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What is the significance of ‘home’ in the Odyssey?
Word Count: 1,474
The Odyssey is the story of a man, Odysseus, on a journey back to his home, Ithaca. Odysseus was displaced from his home after the battle of Troy which took place many years before. However, reaching his home is not a simple task and Odysseus must fight to get back and take his rightful seat as king of Ithaca once again. “In his 10-year trip from the battlefields of Troy to his home in Ithaca, Homer’s Odysseus travels extensively across the sea, experiences diverse meteorological conditions, and visits numerous islands with diverse natural features and diverse human cultures”.
(Schultz 299). Odysseus goes through an epic, life-changing journey, just to reach his home. Throughout the entire story Odysseus is just trying to find his home once again. Home, or Ithaca as it is for Odysseus, signifies the end of the struggle, the end of the battle, and possibly the end of his life.
“Yet every day, while absent thus I roam,/ I languish to return and die at home.” (V 1. 281-282). Odysseus longs for his life to end where he is comfortable and surrounded by those whom he loves.
Home is final in The Odyssey but Odysseus is not the only one who is affected by the finality of reaching their home. When Agamemnon returns home from war, he is murdered by his wife, Clytemnestra, and her lover, Aegisthus. “Amidst a war of spears in foreign lands,/ Yet bled at home, and bled by female hands”.
(XI 1.478-479). Agamemnon had survived a bloody war, but lived and instead met his ultimate end once he reached his home. For Agamemnon, just like others in the story, home symbolizes a final goal or end point. It is the end all, be all, whether it is death that the character is reaching or some sort of ultimate peace and fulfillment that has been long awaited.
When Odysseus first reaches Ithaca, he must go in disguise due to the fact that his wife, Penelope’s, suitors have taken over the town. In the disguise, there is one person and one creature that recognize him, a nurse and his very old dog, Argus. Upon meeting his master once more, Argus drops dead. “He [Argus] knew his lord; he knew and strove to meet…. … Takes a last look, and having seen him [Odysseus], dies;” (XVII 1.360, 398). He has been waiting for Odysseus’ homecoming. This was the end of Argus’ struggle. His goal, though not directly stated, was most likely to see his master one last time. Odysseus’ homecoming brings Argus to his end, his death. “…Odysseus’ homecoming not only brings him back to a specific natural place, but also to a sense of his particular relationship within this place and to all of its inhabitants.” (Schultz 300). Odysseus shows his humane side, for he weeps over the death of his dog and shows sorrow over seeing the heinous conditions in which Argus has been living all of this time. He did not just have a connection to his son, Telemachus, and his wife, Penelope, he also had a connection to the other citizens of the island and even the creatures, like Argus.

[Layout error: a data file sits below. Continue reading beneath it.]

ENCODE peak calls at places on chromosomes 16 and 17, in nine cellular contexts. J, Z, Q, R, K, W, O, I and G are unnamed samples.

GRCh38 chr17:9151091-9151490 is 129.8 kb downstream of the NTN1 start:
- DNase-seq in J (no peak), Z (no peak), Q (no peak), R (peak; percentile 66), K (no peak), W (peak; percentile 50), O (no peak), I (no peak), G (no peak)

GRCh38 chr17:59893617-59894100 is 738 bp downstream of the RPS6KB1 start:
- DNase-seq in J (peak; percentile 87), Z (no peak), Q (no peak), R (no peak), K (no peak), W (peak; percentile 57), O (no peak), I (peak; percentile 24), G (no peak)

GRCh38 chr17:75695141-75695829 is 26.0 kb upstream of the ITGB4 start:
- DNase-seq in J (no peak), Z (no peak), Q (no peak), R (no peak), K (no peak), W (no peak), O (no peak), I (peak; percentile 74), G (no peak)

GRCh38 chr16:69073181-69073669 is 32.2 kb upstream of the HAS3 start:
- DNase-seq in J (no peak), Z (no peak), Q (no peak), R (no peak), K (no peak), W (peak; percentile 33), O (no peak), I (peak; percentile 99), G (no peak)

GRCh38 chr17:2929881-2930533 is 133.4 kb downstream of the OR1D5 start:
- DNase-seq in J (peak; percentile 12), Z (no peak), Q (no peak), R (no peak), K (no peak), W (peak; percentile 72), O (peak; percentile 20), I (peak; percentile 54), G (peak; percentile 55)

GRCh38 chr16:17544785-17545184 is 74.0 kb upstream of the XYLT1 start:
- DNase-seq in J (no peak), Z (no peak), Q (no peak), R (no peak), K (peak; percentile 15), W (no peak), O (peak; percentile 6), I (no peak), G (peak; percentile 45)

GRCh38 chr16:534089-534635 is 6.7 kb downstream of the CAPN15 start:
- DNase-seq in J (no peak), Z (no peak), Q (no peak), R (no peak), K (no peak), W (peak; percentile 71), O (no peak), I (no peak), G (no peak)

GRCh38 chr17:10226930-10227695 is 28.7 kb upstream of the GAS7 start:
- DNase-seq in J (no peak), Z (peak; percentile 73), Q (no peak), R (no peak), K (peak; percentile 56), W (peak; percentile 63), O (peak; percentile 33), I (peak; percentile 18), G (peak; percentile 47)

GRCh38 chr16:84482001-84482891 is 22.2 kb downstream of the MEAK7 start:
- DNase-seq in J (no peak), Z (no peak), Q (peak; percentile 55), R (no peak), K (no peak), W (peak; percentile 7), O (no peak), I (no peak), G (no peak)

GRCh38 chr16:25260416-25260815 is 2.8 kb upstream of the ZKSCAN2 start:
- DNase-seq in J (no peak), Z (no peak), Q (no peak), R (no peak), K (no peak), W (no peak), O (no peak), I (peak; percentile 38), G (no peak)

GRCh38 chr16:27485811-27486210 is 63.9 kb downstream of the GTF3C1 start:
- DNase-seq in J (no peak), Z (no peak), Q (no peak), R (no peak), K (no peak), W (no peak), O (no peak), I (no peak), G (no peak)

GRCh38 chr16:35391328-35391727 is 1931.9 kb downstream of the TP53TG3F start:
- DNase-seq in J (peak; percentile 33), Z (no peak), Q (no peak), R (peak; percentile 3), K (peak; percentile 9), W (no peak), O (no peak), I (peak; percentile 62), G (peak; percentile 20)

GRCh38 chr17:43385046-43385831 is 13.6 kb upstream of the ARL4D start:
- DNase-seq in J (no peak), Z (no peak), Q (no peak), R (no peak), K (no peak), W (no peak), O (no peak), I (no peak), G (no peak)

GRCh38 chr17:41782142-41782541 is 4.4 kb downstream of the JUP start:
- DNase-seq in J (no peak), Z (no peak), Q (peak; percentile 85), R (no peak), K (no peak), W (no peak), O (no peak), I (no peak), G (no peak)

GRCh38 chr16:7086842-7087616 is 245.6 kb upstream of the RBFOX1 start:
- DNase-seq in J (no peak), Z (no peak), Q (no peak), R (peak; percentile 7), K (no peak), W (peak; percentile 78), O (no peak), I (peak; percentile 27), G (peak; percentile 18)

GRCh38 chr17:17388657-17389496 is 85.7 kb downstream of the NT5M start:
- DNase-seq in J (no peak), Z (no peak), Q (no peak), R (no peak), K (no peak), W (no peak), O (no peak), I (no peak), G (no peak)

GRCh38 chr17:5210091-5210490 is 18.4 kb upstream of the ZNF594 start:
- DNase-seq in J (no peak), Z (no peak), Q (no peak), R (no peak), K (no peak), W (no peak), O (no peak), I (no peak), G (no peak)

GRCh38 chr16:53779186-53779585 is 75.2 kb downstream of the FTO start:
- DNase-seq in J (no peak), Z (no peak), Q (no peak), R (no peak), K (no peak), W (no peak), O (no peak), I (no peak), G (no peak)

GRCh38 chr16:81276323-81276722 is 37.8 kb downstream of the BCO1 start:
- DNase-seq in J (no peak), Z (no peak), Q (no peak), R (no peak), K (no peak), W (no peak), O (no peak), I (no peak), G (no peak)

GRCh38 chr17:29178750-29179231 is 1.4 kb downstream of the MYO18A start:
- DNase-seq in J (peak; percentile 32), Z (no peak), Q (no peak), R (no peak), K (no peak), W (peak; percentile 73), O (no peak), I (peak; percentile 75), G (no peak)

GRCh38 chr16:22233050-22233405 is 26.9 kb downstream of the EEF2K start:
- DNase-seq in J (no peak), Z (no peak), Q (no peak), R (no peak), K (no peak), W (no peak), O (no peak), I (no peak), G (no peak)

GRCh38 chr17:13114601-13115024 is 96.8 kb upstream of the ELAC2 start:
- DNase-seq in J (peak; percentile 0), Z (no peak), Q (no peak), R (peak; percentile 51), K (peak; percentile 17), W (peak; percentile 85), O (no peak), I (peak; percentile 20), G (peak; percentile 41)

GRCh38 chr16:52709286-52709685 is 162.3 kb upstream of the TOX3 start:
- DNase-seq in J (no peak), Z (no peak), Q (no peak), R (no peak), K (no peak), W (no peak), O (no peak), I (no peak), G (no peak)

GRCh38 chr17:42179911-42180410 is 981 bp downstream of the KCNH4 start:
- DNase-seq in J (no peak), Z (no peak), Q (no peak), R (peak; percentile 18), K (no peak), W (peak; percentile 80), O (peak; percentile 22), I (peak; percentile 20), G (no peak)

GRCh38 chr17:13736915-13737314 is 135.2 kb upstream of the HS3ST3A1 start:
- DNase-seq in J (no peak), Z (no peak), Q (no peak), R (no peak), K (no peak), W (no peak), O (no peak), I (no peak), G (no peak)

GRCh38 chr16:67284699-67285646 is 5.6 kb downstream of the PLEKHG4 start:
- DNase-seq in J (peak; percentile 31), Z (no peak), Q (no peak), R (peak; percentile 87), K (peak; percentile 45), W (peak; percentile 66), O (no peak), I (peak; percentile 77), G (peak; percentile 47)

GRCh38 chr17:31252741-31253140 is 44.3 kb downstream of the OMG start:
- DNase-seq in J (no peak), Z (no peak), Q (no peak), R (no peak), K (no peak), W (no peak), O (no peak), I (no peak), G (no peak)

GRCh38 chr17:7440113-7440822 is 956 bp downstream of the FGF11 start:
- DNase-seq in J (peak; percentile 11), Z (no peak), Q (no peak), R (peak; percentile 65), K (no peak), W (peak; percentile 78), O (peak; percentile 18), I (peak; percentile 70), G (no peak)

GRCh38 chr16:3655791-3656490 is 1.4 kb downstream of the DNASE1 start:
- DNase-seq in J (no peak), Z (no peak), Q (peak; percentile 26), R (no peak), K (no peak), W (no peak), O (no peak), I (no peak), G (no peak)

Penelope’s suitors come looking to claim the throne for themselves and Odysseus would have been brutally attacked if he strutted into Ithaca in the midst of all the chaos, which is why he needed a grand disguise to protect himself from the cruelty of the rioting suitors. He has been away for so long; Odysseus can hardly recall what Ithaca looks like. “Thus, when at last he reaches Ithaca, Odysseus initially identifies his homeland through Athena’s description of its rich forests and farmland: “There’s abundant grain here, and wine-grapes, / Good rainfalls, and rich, heavy dews. / Good pasture, too, for goats and for cattle, / And all sorts of timber, and year-round springs’ (p. 199).” (Schultz 308). At first, Odysseus cannot even recognize the land he once ruled, and he feels like a stranger in his own homeland. Before he can truly attain his long awaited homecoming, he must first free the land of the suitors to try and return it to the way it was before he left for battle, all those years ago.